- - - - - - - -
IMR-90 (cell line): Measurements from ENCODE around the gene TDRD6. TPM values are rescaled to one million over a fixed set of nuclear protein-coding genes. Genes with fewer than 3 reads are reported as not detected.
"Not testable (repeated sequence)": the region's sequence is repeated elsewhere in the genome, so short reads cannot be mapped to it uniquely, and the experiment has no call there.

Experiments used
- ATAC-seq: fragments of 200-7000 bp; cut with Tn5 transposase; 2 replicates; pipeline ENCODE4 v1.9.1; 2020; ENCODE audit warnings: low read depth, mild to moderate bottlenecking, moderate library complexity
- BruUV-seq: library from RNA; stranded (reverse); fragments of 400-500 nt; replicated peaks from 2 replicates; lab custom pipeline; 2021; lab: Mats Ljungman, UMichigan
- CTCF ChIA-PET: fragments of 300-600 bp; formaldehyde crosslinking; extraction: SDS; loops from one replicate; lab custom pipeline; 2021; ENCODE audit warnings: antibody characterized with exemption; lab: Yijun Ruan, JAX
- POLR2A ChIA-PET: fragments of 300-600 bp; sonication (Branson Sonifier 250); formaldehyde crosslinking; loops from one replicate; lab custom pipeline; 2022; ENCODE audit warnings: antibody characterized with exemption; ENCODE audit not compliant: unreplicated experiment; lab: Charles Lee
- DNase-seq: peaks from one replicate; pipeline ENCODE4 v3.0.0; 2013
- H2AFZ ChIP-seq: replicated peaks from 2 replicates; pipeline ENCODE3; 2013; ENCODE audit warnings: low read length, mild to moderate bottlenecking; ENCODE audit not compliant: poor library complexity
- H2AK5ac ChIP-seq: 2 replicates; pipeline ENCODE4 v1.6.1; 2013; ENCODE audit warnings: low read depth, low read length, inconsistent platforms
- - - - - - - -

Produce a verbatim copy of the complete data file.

IMR-90 (cell line): Measurements from ENCODE around the gene TDRD6. TPM values are rescaled to one million over a fixed set of nuclear protein-coding genes. Genes with fewer than 3 reads are reported as not detected.
"Not testable (repeated sequence)": the region's sequence is repeated elsewhere in the genome, so short reads cannot be mapped to it uniquely, and the experiment has no call there.

Experiments used
- ATAC-seq: fragments of 200-7000 bp; cut with Tn5 transposase; 2 replicates; pipeline ENCODE4 v1.9.1; 2020; ENCODE audit warnings: low read depth, mild to moderate bottlenecking, moderate library complexity
- BruUV-seq: library from RNA; stranded (reverse); fragments of 400-500 nt; replicated peaks from 2 replicates; lab custom pipeline; 2021; lab: Mats Ljungman, UMichigan
- CTCF ChIA-PET: fragments of 300-600 bp; formaldehyde crosslinking; extraction: SDS; loops from one replicate; lab custom pipeline; 2021; ENCODE audit warnings: antibody characterized with exemption; lab: Yijun Ruan, JAX
- POLR2A ChIA-PET: fragments of 300-600 bp; sonication (Branson Sonifier 250); formaldehyde crosslinking; loops from one replicate; lab custom pipeline; 2022; ENCODE audit warnings: antibody characterized with exemption; ENCODE audit not compliant: unreplicated experiment; lab: Charles Lee
- DNase-seq: peaks from one replicate; pipeline ENCODE4 v3.0.0; 2013
- H2AFZ ChIP-seq: replicated peaks from 2 replicates; pipeline ENCODE3; 2013; ENCODE audit warnings: low read length, mild to moderate bottlenecking; ENCODE audit not compliant: poor library complexity
- H2AK5ac ChIP-seq: 2 replicates; pipeline ENCODE4 v1.6.1; 2013; ENCODE audit warnings: low read depth, low read length, inconsistent platforms